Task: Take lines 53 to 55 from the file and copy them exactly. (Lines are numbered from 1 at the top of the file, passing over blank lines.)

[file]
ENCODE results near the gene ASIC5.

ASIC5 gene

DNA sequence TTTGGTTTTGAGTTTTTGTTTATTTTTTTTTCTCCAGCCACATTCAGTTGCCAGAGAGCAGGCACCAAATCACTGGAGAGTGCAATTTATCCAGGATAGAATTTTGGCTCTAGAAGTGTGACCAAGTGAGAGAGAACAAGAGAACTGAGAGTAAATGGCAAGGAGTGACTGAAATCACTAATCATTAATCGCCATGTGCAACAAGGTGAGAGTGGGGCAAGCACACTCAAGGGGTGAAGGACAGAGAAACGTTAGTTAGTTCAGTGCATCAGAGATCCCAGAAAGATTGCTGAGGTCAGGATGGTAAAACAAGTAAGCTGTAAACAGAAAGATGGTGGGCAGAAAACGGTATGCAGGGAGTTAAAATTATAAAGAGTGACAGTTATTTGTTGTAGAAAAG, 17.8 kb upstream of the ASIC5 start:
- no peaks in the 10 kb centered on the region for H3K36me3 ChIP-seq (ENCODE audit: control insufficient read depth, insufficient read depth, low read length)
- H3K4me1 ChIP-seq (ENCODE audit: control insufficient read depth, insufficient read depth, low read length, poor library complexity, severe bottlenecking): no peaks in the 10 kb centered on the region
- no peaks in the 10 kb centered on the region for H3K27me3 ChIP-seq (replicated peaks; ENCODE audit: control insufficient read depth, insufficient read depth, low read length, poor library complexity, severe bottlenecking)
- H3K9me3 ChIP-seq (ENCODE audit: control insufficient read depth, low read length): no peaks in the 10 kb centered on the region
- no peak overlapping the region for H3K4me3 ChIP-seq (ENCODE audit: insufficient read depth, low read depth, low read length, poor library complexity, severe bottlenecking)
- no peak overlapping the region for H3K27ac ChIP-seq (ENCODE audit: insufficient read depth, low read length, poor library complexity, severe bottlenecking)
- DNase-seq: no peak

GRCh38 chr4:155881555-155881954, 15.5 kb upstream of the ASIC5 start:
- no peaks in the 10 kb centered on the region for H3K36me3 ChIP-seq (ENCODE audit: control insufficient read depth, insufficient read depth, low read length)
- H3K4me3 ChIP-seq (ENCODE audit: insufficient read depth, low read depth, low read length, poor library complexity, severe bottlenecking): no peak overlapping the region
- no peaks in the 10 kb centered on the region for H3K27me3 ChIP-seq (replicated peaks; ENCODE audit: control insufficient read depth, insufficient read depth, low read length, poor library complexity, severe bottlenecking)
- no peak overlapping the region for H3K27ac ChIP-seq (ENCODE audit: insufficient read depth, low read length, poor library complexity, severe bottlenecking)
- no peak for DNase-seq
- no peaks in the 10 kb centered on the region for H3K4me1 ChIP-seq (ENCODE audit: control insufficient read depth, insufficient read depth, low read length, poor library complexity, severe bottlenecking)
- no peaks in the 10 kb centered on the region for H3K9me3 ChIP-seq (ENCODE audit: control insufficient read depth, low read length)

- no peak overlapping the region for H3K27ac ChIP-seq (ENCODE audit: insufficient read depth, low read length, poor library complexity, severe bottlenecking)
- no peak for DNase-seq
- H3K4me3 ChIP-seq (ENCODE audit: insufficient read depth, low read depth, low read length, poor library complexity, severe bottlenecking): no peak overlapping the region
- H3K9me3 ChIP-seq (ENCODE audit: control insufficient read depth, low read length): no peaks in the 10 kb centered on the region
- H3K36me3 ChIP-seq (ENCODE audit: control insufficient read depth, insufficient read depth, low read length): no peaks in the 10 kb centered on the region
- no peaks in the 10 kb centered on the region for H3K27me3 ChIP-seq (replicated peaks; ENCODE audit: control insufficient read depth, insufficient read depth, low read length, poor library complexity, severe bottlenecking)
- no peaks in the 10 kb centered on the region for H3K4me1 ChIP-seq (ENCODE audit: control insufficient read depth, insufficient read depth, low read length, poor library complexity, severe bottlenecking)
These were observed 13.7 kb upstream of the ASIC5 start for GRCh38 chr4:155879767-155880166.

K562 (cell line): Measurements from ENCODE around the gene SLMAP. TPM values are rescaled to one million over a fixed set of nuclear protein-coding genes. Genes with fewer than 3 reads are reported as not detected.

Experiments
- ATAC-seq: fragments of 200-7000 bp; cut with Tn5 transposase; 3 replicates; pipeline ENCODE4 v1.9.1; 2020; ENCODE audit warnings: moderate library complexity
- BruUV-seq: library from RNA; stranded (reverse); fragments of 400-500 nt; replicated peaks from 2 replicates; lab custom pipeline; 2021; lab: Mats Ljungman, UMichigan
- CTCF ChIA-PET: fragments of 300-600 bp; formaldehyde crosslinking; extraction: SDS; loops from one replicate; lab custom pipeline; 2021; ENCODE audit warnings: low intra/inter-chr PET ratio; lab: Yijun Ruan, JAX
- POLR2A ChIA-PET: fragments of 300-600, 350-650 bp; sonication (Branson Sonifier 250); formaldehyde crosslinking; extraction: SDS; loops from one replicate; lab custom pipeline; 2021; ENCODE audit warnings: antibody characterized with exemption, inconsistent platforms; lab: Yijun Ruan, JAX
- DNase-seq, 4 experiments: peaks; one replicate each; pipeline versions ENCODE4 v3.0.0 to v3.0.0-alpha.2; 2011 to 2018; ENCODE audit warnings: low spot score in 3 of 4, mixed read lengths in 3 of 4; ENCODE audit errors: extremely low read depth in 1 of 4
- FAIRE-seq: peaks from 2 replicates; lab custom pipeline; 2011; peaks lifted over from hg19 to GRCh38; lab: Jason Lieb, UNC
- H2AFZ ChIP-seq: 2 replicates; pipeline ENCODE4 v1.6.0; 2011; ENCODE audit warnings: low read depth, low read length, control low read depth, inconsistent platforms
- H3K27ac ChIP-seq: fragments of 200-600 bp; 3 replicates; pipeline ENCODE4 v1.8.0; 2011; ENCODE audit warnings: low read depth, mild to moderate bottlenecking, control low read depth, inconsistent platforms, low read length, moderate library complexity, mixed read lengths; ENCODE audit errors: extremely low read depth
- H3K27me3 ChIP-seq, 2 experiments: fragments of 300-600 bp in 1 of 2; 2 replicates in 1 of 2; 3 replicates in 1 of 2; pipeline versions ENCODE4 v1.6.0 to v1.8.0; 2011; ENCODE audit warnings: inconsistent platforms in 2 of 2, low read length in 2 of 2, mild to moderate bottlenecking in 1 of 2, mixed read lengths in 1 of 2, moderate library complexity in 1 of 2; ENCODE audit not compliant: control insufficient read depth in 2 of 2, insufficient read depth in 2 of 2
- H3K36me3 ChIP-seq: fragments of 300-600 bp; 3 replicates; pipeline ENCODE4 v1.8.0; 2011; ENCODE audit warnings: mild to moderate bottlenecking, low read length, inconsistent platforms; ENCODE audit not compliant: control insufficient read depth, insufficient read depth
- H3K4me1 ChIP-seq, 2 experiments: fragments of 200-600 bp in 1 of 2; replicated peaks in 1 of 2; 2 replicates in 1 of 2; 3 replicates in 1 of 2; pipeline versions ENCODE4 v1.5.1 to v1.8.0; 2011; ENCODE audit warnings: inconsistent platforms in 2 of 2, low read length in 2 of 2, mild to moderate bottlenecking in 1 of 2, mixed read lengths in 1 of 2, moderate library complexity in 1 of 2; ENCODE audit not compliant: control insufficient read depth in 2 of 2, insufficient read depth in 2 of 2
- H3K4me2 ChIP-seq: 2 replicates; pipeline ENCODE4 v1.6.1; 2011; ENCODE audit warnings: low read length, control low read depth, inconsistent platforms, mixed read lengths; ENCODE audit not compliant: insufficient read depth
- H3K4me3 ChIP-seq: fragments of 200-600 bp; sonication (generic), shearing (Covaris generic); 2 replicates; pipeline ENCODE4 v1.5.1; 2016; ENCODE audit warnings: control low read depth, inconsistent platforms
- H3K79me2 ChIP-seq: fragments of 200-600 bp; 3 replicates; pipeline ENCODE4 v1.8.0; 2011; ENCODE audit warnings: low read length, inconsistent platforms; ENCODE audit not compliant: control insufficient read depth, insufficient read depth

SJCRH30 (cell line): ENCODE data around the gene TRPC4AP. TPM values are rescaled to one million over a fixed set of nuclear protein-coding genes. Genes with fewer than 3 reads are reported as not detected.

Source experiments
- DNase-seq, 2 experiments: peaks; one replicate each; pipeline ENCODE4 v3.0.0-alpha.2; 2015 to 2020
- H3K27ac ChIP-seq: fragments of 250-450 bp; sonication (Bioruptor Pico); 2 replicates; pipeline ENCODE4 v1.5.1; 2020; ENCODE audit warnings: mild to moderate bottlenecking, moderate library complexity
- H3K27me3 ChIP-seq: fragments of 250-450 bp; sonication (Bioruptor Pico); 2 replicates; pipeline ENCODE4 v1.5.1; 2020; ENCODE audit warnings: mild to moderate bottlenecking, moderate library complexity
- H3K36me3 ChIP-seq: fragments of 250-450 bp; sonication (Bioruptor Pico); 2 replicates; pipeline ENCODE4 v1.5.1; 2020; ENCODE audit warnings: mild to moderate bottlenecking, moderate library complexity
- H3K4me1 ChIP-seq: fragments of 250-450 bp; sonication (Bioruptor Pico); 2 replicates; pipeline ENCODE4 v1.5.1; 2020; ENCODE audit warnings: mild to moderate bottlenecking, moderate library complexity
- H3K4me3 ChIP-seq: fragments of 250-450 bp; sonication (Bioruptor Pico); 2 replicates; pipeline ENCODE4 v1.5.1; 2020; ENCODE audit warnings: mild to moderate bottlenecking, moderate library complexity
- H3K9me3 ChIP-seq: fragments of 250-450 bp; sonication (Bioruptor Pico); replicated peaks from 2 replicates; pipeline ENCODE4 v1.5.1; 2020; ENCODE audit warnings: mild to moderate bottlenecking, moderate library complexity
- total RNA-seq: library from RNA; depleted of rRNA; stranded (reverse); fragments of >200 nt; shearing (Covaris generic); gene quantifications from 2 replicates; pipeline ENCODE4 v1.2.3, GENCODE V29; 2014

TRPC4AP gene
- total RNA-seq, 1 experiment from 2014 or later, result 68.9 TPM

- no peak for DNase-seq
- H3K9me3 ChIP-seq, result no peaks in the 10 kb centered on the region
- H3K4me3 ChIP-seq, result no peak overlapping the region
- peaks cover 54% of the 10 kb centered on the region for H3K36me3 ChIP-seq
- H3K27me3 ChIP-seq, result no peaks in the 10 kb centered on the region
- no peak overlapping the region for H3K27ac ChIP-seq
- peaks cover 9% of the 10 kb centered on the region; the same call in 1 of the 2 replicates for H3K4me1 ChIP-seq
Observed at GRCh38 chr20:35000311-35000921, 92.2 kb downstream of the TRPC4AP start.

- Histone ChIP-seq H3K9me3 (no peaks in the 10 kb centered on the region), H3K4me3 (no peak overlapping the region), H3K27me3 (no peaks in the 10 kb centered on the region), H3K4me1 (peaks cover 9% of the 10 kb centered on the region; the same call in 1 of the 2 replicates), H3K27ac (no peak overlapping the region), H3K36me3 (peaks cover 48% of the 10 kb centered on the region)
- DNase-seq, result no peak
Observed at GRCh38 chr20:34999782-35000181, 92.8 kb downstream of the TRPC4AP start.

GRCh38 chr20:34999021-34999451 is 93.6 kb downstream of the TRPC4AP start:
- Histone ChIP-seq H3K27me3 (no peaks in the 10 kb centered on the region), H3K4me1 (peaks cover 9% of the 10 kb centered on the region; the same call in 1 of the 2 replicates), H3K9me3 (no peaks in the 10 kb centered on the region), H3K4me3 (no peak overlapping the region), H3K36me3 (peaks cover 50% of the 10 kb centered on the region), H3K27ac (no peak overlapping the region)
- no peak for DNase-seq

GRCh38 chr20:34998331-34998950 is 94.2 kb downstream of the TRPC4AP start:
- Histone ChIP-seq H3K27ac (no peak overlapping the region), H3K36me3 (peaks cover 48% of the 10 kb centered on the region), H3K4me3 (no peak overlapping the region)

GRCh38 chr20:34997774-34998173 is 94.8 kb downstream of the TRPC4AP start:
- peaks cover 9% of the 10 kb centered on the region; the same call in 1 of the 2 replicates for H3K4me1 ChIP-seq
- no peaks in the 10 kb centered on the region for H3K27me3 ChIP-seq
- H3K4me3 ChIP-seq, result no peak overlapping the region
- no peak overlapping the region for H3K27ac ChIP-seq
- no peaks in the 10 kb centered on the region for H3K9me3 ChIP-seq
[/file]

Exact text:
TRPC4AP gene
- total RNA-seq, 1 experiment from 2014 or later, result 68.9 TPM

- no peak for DNase-seq